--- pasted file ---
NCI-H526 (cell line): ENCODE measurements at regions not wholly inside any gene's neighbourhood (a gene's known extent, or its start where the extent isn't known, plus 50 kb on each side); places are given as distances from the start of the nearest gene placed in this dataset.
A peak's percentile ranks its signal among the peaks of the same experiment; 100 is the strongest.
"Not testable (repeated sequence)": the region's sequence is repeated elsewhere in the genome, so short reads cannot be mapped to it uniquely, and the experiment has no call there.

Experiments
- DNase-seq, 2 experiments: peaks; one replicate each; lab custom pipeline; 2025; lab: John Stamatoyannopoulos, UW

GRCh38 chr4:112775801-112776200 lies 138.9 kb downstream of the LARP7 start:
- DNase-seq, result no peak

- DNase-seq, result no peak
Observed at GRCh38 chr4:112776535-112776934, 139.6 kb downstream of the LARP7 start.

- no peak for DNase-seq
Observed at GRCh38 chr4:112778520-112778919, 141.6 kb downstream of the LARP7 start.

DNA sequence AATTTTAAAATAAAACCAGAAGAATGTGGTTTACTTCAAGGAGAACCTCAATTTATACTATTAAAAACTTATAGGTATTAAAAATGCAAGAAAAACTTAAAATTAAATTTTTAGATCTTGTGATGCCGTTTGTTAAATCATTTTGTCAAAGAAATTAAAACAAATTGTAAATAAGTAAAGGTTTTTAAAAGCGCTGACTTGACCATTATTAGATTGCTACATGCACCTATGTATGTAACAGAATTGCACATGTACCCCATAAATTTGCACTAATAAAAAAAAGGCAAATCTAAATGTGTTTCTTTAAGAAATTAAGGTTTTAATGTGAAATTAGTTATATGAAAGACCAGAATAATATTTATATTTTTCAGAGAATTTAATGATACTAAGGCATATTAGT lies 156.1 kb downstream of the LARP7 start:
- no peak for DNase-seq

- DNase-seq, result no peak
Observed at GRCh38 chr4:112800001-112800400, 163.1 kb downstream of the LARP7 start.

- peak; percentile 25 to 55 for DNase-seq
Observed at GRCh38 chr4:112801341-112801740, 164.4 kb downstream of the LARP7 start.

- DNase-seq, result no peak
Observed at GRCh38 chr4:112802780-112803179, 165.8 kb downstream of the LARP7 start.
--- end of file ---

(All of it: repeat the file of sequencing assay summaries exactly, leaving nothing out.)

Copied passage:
NCI-H526 (cell line): ENCODE measurements at regions not wholly inside any gene's neighbourhood (a gene's known extent, or its start where the extent isn't known, plus 50 kb on each side); places are given as distances from the start of the nearest gene placed in this dataset.
A peak's percentile ranks its signal among the peaks of the same experiment; 100 is the strongest.
"Not testable (repeated sequence)": the region's sequence is repeated elsewhere in the genome, so short reads cannot be mapped to it uniquely, and the experiment has no call there.

Experiments
- DNase-seq, 2 experiments: peaks; one replicate each; lab custom pipeline; 2025; lab: John Stamatoyannopoulos, UW

GRCh38 chr4:112775801-112776200 lies 138.9 kb downstream of the LARP7 start:
- DNase-seq, result no peak

- DNase-seq, result no peak
Observed at GRCh38 chr4:112776535-112776934, 139.6 kb downstream of the LARP7 start.

- no peak for DNase-seq
Observed at GRCh38 chr4:112778520-112778919, 141.6 kb downstream of the LARP7 start.

DNA sequence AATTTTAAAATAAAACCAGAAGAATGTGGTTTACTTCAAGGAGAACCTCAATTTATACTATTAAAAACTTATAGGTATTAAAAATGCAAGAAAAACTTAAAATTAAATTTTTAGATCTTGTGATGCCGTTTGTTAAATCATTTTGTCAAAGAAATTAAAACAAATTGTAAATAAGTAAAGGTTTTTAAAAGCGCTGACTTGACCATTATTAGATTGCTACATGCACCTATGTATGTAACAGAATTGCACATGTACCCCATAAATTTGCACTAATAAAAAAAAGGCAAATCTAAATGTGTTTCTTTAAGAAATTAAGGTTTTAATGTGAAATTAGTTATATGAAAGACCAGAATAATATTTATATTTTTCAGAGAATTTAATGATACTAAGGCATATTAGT lies 156.1 kb downstream of the LARP7 start:
- no peak for DNase-seq

- DNase-seq, result no peak
Observed at GRCh38 chr4:112800001-112800400, 163.1 kb downstream of the LARP7 start.

- peak; percentile 25 to 55 for DNase-seq
Observed at GRCh38 chr4:112801341-112801740, 164.4 kb downstream of the LARP7 start.

- DNase-seq, result no peak
Observed at GRCh38 chr4:112802780-112803179, 165.8 kb downstream of the LARP7 start.